I wrote this parable in 2009 as a contribution to an online debate and then forgot about it for years. I recently came across it again, however, and thought it still deserved readers, so here it is. Feel free to share it.
My very first impression of Townsville’s landscape, thirty years ago, was of dead-flat land interrupted by peculiarly isolated hills and ranges, and it has only been reinforced over the years by views and events.
The views? Getting to know the topography from the top of Castle Hill, Mt Stuart or (most recently) Mt Marlow on the Town Common reveals a coastal landscape of mangrove flats rising (minimally) to the suburbs which wrap around the bases of the hills, with Ross River, Ross Creek and the Bohle River winding lazily through them.
Ethical investing is currently in our news because of a court case brought against a large superannuation fund, REST Super, by one of its members for failing to adequately consider financial risks arising from climate change.
Also, as it happens, a member of one of the more civilised online forums asked very recently about ethical investing and received some good answers. That synchronicity encouraged me to turn the forum posts into something more readable for Green Path by combining and rewriting the replies of several members; that means it is not all my own work although it appears under my name as usual.
The last few days have brought us some genuine early-Wet weather: heat, humidity and thunderstorms. We have recorded our first double-digit rainfall totals in months, so it feels like a good time to see what really happened last year.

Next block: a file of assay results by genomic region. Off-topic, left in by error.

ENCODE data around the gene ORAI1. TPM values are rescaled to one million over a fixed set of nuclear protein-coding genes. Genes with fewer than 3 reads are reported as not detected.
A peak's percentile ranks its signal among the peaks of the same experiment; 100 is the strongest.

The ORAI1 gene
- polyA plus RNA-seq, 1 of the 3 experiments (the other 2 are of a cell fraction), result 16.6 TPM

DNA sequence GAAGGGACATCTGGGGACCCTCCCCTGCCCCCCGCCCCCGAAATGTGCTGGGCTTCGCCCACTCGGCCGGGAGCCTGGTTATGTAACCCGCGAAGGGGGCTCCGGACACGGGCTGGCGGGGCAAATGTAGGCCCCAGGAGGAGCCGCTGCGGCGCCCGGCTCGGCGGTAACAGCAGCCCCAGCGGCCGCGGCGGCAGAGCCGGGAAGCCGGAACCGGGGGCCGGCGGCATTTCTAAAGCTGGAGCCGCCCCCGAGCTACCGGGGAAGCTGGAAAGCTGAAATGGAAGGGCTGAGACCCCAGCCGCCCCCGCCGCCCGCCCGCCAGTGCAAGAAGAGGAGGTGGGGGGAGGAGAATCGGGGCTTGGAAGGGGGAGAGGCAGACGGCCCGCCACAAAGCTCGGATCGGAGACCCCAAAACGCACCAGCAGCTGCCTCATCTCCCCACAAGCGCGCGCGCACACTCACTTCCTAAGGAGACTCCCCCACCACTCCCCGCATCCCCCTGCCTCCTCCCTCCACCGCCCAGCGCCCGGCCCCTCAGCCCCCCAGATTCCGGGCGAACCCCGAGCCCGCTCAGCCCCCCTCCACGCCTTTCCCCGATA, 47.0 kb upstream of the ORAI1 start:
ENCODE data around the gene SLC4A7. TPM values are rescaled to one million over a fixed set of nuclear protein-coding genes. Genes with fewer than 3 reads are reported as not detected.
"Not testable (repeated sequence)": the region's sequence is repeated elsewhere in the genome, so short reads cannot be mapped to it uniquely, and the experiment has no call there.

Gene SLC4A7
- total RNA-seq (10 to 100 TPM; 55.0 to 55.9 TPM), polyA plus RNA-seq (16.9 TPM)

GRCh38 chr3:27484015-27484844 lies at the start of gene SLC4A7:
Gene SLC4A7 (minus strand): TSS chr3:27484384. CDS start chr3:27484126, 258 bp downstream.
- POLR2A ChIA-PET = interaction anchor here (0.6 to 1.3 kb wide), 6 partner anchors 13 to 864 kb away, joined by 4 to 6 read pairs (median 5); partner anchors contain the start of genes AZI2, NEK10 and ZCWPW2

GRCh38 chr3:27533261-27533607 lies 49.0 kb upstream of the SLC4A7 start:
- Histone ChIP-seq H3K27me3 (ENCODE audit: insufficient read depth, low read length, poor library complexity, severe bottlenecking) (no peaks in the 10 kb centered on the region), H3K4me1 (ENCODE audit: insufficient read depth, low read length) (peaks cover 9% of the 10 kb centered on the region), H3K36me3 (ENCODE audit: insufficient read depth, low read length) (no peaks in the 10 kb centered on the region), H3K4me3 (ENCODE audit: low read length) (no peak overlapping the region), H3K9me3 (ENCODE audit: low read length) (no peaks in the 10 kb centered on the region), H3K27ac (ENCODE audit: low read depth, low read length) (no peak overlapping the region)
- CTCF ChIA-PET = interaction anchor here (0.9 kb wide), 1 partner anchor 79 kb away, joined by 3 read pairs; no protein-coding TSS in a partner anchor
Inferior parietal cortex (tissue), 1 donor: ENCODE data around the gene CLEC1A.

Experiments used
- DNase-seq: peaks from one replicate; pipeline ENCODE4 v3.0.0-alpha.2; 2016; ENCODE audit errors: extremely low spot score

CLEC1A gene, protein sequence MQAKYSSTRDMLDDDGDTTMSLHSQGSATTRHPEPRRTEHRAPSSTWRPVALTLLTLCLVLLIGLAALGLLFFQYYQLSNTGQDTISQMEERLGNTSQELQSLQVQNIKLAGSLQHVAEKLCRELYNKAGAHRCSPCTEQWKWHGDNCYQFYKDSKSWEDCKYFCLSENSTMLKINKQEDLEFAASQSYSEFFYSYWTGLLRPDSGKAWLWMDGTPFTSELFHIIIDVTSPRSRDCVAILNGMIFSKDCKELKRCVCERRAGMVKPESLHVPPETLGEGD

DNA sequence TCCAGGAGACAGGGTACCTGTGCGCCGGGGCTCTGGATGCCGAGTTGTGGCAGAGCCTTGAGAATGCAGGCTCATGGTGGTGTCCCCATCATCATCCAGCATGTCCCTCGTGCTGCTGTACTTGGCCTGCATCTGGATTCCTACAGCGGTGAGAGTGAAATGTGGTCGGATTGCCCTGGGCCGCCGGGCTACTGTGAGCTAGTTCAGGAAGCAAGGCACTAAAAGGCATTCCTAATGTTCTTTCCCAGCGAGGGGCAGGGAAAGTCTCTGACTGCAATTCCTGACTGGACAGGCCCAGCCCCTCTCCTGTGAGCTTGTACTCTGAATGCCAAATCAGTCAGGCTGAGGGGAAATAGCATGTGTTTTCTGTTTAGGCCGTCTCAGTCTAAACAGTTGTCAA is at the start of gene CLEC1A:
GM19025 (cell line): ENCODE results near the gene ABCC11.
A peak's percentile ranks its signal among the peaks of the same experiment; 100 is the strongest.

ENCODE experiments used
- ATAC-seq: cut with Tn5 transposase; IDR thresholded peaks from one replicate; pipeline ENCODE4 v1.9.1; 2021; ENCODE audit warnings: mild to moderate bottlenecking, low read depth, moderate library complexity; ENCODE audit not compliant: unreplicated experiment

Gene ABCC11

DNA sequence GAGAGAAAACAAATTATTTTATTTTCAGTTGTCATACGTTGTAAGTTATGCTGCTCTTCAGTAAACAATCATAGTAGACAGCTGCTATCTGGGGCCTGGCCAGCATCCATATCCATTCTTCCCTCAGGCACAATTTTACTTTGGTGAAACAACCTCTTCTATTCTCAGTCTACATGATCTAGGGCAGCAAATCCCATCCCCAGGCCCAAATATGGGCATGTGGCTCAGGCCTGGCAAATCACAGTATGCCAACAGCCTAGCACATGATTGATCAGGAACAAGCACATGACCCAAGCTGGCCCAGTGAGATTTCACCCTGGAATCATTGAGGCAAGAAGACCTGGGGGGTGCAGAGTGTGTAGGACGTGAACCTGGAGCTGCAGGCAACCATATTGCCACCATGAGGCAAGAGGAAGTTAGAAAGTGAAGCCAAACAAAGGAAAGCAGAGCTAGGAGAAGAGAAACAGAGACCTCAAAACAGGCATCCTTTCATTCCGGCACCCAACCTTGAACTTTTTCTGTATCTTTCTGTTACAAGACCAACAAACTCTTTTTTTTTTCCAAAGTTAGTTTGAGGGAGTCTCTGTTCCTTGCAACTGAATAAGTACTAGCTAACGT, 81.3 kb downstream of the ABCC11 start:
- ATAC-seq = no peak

The BoM released its Annual Climate Statement for 2019 a fortnight ago. It named last year as Australia’s warmest and driest on record but there were notable local exceptions: Townsville (1761 mm) and the middle of Western Queensland scored their wettest year on record. (So did the tip of Cape York, one spot on the WA coast and one spot on the Tasmanian coast, which reinforces the feeling that our weather is getting ever crazier but is not otherwise relevant here.)
In Eating for the Planet (two years ago) I argued that the ideal diet is “one which minimises harm to the environment and to animals while maximising benefits to our health. There is no logically necessary connection between the three objectives but there is a ‘sweet spot’ where all three happen to coincide: a plant-based diet emphasising fresh, local, seasonal food.”
Since then, calls for all of us to adopt a plant-based diet for the sake of the environment have become ever more frequent and more urgent. Not entirely coincidentally, I have been moving towards such a diet myself, and thinking about how to do so as easily as possible. After all, if a change seems worthwhile and isn’t too hard, then more of us will try it.